The Best Calcium Supplement For Osteoporosis

Calcium Citrate

If you are looking for an easy way to supplement your calcium intake, you may want to consider calcium citrate. Calcium citrate is considered to be one of the most bioavailable forms of calcium. This form of calcium is very water-soluble and is therefore more likely to be absorbed than other forms. For example, it has been shown to have a higher absorption rate than calcium carbonate.

Calcium is an essential mineral that is required for a number of different bodily functions, including maintaining muscle contraction, bone formation, and nerve transmission. It is also important for the development and maintenance of your teeth. Getting enough calcium in your diet is essential to prevent osteoporosis, which is a condition where the bones become weak and prone to fractures.

Fortunately, there are a number of foods that contain high levels of calcium, including dairy products. However, if you are not a fan of dairy, it is still possible to get adequate amounts of calcium by eating leafy green vegetables. Additionally, if you are a person who has gastric acid-reducing medication, calcium citrate is especially beneficial because it requires less stomach acid to be absorbed.

When it comes to taking supplements, the best-absorbed calcium form is calcium citrate. Taking calcium supplements can help maintain strong bones, although the exact effects are not entirely understood. Although there are no specific recommended daily doses for calcium, a healthcare provider will determine how much extra calcium you need based on your individual needs.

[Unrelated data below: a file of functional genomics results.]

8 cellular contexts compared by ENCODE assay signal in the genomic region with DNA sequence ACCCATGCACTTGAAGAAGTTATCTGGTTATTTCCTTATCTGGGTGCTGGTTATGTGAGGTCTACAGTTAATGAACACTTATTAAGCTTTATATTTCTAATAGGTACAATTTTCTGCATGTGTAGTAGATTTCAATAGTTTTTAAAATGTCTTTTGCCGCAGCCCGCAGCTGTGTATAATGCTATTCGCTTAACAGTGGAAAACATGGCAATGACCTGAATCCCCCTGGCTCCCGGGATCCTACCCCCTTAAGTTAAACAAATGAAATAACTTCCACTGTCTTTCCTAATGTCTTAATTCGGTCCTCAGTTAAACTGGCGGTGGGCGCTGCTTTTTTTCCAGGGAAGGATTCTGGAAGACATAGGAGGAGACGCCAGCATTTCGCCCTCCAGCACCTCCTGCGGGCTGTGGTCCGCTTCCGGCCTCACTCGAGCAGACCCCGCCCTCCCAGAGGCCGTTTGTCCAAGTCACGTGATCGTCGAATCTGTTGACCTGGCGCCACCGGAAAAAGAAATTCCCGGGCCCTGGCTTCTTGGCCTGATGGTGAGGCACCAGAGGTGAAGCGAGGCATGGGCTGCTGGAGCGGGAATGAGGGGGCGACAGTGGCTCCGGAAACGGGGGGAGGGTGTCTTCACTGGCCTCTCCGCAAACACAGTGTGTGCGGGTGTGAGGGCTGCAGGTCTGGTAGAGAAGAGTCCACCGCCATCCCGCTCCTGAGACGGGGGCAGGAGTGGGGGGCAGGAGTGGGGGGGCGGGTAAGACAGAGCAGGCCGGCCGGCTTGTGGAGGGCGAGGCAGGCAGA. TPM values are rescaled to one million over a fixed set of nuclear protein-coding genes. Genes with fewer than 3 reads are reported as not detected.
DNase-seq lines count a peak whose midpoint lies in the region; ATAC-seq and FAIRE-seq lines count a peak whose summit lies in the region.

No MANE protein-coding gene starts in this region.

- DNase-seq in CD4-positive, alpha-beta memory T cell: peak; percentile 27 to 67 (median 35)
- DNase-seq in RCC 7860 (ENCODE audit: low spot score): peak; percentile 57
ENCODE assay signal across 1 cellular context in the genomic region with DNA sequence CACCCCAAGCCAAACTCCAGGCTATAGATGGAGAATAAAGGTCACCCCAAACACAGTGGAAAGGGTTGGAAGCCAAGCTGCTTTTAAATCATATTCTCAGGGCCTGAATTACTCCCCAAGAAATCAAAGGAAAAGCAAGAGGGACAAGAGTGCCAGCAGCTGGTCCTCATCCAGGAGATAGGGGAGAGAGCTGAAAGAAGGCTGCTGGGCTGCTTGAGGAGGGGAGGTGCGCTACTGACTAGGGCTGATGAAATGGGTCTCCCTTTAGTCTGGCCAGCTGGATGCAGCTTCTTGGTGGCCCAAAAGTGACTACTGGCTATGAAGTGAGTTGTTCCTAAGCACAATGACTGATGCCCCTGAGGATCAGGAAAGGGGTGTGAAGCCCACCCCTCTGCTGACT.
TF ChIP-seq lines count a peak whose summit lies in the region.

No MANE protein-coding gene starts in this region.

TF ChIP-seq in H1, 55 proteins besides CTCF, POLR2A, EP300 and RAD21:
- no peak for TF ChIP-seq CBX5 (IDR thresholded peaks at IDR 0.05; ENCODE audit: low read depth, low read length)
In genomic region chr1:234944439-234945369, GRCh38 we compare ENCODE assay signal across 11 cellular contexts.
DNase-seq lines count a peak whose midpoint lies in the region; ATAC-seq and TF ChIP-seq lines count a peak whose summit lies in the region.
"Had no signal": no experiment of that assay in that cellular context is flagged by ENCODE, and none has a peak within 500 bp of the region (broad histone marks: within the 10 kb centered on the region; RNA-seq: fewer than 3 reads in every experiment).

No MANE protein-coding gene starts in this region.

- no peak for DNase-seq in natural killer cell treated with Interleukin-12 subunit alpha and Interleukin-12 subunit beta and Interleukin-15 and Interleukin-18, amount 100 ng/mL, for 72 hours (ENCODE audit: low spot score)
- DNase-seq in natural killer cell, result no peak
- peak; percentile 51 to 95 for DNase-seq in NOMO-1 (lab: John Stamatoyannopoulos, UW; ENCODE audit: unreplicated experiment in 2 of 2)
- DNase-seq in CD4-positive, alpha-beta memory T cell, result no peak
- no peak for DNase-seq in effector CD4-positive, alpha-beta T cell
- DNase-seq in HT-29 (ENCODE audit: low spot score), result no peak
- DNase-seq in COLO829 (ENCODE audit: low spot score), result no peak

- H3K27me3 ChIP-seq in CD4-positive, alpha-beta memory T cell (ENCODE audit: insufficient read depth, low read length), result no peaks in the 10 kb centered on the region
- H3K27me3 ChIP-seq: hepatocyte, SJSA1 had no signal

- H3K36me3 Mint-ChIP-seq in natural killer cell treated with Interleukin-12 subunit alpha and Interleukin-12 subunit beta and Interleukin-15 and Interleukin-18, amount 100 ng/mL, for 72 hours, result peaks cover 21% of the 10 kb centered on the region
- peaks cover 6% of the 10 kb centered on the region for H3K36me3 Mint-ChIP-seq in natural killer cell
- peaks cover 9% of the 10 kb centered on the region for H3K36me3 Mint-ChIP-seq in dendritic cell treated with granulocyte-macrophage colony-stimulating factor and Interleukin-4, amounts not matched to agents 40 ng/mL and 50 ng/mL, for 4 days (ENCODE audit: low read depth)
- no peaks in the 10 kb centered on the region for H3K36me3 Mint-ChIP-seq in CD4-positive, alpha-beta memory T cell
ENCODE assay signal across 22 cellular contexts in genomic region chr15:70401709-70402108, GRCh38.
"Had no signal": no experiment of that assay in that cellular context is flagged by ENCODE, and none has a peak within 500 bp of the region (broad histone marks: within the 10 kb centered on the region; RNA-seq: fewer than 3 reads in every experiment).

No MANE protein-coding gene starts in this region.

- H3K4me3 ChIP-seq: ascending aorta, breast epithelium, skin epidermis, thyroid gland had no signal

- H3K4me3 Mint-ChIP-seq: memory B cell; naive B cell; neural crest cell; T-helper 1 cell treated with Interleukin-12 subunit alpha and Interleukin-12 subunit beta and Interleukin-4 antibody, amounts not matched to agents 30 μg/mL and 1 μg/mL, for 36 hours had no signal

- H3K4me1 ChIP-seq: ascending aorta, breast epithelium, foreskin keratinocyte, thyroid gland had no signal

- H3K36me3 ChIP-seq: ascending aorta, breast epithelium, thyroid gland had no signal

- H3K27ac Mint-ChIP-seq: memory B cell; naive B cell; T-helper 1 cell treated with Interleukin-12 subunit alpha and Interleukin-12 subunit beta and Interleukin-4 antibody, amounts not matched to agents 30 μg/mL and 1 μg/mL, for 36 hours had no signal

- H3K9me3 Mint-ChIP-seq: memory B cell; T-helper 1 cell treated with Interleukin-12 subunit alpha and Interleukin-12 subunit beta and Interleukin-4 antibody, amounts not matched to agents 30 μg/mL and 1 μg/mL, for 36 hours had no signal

A study of late-postmenopausal women found that those who consumed more dietary calcium had a decreased risk of bone loss from their spine. In addition, the increased dietary calcium intake was associated with reduced bone loss from the femoral neck, the part of the skeleton located between the spine and the ribs. Similarly, the increased dietary calcium intake was associated with reduced bone loss from the radius.

The researchers conducted this study in order to better understand the relationship between calcium intake and bone loss. Women were randomly assigned to a group that received calcium citrate malate, a calcium carbonate supplement, or a placebo. They were instructed to take two tablets of the supplement every night. During the two-year study, 46 women dropped out of the study for a variety of reasons, including personal or medical reasons.

The researchers at Wenzhou Medical University examined changes in bone mineral content and bone mineral density. They conducted this study using a randomized, double-blind, and placebo-controlled design. Over the course of the studies, 7,300 women participated, and the researchers examined over three thousand bone measurements.

After two years of treatment, the researchers found that bone loss in the calcium citrate malate and calcium carbonate groups was significantly less than in the placebo group. However, the differences were not statistically significant. Moreover, the calcium carbonate group experienced a range of gastrointestinal symptoms, including bloating and constipation. Lastly, the calcium citrate group had an elevated urinary calcium excretion.

While the results of this study were promising, there is still not much information available on how much calcium is needed for the proper development of bones. Some experts believe that the amount of calcium needed is much higher than what is available in the standard dietary recommendations.

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